Research into the vocal ranges of people with depression has found evidence that the way people speak could help to diagnose whether they have depression or not.
As feelings of depression become worse, evidence has been found that people speak with deeper, gravellier and hoarser voices.
Analysing the voice, or recordings of the voice, could help doctors and psychotherapists to spot when people are at their worse, even if they insist they are happy.
The ultimate goal for the research is to develop a phone app that can record a patient’s voice pattern and then check it over time to see if there is any change in tone which could indicate mental health issues.
Acoustician, Dr Carol Espy-Wilson of the University of Maryland feels that such an app would appeal to young people who are having trouble but are reluctant to actively seek help.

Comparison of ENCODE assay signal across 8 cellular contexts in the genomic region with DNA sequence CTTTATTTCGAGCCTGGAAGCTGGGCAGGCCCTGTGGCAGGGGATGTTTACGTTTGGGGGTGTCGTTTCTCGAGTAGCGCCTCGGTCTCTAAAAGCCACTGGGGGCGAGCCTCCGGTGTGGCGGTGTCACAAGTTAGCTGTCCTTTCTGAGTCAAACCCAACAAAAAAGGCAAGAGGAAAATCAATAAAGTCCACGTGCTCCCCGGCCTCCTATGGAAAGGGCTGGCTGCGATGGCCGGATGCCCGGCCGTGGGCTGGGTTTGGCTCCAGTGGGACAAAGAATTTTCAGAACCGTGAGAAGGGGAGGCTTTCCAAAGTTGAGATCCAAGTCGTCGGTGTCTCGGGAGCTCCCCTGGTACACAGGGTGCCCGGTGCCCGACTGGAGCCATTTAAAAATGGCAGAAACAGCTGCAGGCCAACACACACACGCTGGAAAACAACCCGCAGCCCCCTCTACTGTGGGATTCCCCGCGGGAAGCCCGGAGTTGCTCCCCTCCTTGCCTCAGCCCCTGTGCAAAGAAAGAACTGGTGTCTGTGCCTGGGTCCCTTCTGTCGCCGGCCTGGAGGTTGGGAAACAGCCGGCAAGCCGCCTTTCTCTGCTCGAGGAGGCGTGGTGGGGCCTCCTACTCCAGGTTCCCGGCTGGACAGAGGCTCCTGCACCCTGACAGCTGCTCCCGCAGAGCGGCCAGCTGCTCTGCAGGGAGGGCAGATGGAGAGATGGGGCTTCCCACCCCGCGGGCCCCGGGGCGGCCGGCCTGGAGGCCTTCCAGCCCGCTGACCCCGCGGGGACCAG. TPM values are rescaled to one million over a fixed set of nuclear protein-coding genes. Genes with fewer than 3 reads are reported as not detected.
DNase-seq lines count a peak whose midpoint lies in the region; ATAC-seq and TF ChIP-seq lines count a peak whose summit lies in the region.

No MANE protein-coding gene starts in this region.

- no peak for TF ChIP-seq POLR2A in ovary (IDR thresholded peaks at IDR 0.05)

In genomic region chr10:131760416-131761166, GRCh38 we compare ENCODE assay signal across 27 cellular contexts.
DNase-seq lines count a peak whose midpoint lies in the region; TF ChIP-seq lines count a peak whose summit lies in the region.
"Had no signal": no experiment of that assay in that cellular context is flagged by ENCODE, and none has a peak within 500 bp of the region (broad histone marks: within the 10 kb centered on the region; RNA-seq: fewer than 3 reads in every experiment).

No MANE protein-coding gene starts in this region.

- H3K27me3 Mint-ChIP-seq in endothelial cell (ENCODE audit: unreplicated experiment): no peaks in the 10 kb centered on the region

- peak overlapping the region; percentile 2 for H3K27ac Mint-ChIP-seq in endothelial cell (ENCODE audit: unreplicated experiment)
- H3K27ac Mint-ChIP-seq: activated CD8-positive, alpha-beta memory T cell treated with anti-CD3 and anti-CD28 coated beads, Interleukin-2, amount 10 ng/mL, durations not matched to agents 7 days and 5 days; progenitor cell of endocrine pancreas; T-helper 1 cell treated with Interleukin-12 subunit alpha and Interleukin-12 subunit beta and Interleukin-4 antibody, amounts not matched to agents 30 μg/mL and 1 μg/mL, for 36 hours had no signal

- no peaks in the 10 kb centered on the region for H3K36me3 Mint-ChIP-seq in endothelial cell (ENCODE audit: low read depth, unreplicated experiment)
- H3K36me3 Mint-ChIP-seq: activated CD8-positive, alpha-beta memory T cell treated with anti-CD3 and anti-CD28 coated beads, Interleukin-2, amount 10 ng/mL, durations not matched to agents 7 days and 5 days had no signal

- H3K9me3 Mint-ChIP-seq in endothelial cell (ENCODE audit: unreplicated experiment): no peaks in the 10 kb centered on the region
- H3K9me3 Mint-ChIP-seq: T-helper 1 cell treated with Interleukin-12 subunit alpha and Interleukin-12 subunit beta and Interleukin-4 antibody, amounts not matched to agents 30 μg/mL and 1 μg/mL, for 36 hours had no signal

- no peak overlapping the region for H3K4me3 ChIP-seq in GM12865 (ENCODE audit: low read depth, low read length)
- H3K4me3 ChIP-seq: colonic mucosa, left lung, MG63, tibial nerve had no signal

Alongside a breakthrough this year which found depression may be able to be diagnosed via blood tests this vocal check could help to create an accurate, objective diagnosis of depression.
The researchers analysed a past study in which six subjects were looked at in 2007. It used the Hamilton Depression Scale to judge how depressed they were, and it was found that some weeks the patients registered as depressed, and on others they did not.
The new study analysed their Hamilton results and checked their speech and vocal patterns. It was found that their vocal patterns shared a correlation with the weeks they registered as depressed.
Further research is planned to expand the evidence, and see whether the findings of this analysis can be re-proved for development into a possible diagnosis tool.